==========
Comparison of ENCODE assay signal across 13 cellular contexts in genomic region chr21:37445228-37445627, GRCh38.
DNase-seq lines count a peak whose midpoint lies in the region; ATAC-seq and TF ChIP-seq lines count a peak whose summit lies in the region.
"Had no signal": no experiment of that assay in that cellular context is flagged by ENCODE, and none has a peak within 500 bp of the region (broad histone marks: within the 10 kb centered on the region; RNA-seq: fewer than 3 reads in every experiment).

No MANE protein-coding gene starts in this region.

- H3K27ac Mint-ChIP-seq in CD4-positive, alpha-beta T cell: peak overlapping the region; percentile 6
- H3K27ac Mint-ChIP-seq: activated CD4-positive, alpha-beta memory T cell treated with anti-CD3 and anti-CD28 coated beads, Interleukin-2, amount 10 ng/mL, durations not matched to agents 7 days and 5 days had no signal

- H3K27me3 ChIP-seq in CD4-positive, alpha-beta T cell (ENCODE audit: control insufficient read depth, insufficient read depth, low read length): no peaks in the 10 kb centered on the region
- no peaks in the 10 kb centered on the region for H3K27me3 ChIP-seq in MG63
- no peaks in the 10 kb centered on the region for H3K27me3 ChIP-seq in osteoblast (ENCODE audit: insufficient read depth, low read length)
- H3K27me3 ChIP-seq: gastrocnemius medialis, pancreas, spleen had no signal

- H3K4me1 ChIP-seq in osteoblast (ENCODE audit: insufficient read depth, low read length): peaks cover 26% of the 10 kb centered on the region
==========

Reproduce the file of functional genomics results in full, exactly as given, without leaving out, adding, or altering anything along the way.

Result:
Comparison of ENCODE assay signal across 13 cellular contexts in genomic region chr21:37445228-37445627, GRCh38.
DNase-seq lines count a peak whose midpoint lies in the region; ATAC-seq and TF ChIP-seq lines count a peak whose summit lies in the region.
"Had no signal": no experiment of that assay in that cellular context is flagged by ENCODE, and none has a peak within 500 bp of the region (broad histone marks: within the 10 kb centered on the region; RNA-seq: fewer than 3 reads in every experiment).

No MANE protein-coding gene starts in this region.

- H3K27ac Mint-ChIP-seq in CD4-positive, alpha-beta T cell: peak overlapping the region; percentile 6
- H3K27ac Mint-ChIP-seq: activated CD4-positive, alpha-beta memory T cell treated with anti-CD3 and anti-CD28 coated beads, Interleukin-2, amount 10 ng/mL, durations not matched to agents 7 days and 5 days had no signal

- H3K27me3 ChIP-seq in CD4-positive, alpha-beta T cell (ENCODE audit: control insufficient read depth, insufficient read depth, low read length): no peaks in the 10 kb centered on the region
- no peaks in the 10 kb centered on the region for H3K27me3 ChIP-seq in MG63
- no peaks in the 10 kb centered on the region for H3K27me3 ChIP-seq in osteoblast (ENCODE audit: insufficient read depth, low read length)
- H3K27me3 ChIP-seq: gastrocnemius medialis, pancreas, spleen had no signal

- H3K4me1 ChIP-seq in osteoblast (ENCODE audit: insufficient read depth, low read length): peaks cover 26% of the 10 kb centered on the region